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Why I chose to lead the path of Essentialism - Part 1.

Essentialism as described in the book, "Essentialism: The Disciplined Pursuit of the Less" - is the systemic approach in identifying where our highest point of contribution lies, and the execution of those things effortlessly. Essentialism believes in "Less but Better".

Decision Fatigue.

making decisions

As human beings, we tend to do a lot of things. We try to be a lot of things. This, I would say, is the nature of men, we are multi-dimensional beings, it is in our nature to want to do more. However, it is this very nature that would sometimes lead us to the path of dissatisfaction, discontentment, and being distracted.

Every day we are presented with a lot of choices. In my case, I've always been indecisive about what I want to be, not because I can't choose, but because I want to have it all. I easily jump into new things that piqued my interests, things that others advocate for. But, as I read the first chapter of this book, I started to realize that I haven't really been a master of any of those topics that I have touched nor would I consider myself knowledgeable in the subject area. It left a cluttered roadmap of my life and career.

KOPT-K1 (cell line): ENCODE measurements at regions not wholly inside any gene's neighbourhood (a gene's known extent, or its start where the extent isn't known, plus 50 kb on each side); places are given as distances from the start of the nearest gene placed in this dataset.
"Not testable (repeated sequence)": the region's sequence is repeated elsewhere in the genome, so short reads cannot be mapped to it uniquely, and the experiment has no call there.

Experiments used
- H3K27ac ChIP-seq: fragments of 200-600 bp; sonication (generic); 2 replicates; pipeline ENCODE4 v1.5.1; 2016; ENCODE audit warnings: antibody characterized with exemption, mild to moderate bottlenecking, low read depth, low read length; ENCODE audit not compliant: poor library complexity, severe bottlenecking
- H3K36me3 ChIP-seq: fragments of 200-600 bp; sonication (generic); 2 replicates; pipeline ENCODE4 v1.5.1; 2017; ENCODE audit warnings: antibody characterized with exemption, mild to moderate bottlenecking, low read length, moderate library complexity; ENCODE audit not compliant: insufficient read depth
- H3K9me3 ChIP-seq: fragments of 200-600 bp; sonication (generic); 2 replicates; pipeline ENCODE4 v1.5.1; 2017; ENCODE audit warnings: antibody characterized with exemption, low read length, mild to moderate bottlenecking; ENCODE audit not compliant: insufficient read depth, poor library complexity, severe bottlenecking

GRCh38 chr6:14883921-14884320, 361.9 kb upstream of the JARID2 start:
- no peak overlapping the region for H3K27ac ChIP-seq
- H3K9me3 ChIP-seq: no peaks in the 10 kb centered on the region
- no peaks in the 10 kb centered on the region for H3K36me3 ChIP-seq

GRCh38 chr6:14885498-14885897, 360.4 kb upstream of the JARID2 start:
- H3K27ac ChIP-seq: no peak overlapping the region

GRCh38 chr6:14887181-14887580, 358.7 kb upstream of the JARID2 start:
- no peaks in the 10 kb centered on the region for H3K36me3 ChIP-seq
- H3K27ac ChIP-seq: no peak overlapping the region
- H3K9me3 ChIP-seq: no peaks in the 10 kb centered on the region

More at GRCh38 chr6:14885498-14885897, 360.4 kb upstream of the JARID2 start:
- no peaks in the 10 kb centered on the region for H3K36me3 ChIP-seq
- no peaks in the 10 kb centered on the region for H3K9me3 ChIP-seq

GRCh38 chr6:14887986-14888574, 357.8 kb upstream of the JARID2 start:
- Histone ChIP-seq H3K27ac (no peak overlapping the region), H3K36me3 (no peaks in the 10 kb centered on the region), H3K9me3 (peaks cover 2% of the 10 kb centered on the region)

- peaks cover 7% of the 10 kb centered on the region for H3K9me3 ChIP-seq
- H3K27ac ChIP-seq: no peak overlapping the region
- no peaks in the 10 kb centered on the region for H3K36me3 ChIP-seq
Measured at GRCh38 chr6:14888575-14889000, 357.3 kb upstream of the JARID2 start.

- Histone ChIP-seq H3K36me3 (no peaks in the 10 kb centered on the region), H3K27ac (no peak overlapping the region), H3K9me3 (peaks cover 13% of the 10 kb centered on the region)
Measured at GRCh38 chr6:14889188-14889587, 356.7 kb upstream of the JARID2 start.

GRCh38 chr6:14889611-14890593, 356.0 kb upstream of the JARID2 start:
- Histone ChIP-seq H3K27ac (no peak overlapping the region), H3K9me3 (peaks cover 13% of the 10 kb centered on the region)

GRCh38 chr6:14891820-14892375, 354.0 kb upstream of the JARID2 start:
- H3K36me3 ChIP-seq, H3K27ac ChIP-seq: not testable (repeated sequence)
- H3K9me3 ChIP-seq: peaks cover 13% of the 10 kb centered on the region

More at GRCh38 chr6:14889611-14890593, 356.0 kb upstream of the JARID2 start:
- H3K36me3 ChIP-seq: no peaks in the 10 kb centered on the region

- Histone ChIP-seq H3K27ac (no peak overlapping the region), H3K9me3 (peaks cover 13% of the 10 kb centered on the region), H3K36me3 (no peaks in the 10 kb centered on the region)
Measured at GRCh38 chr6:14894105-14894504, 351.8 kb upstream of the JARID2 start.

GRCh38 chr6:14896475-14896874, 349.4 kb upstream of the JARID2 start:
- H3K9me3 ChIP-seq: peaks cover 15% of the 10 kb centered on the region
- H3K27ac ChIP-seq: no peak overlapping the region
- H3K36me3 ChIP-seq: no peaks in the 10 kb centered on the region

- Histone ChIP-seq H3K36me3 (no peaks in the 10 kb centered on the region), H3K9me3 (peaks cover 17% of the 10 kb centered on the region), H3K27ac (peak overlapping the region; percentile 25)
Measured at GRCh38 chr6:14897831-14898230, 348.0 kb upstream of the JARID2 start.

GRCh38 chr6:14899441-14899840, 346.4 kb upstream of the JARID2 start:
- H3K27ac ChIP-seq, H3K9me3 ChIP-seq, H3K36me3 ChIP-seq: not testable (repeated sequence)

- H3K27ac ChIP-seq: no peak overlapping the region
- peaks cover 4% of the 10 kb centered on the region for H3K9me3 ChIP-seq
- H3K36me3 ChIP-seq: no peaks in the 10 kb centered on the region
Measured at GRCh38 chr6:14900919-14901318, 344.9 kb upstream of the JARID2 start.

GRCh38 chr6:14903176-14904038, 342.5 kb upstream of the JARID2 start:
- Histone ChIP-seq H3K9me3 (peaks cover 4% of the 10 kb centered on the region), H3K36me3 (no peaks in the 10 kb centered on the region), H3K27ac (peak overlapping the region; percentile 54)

The first chapter taught me to pause and ask myself the question, the right questions - "Am I investing my time and resources in the right thing? is this the thing that I truly want?". Right at the moment, it would really be hard to decipher whether you're making the right decision or not. But, I have also learned to decide not based on emotions, as they are temporary and soon pass, but by reason and practicality. Ask these questions to yourself; this would help you filter through your cluttered mind, leaving non-essentials behind. Having less, but better.

Learn to say No.


I'm a people pleaser. I love to make people happy around me and help them in ways that I can. I do things as they bid, without actually thinking for myself or how it would disrupt my schedule. What's important for me then, is that people would be able to depend on me, that I'd feel important to them. The amount of "yes" (Some of my yes's) I've replied would also be the same amount of "No" I wished I'd uttered.

This book has taught me that we should evaluate whether the request is something that we can truly do without having to compromise our own tasks and schedule. If we can't accommodate, it's okay to say no. By being selective and articulate in the things that we will do, it would afford us greater freedom where creativity can be fostered. Trying to get the right things done is a million times better than trying to get everything done. Always assess the trade-offs and ask whether accepting the request is worth our time. After all, time is the most expensive thing.

If we would be able to filter through what other people want of us or what we want to do for them, we would be able to put our focus on the things that truly matter for us, leaving behind non-essentials. By doing less, we become better.

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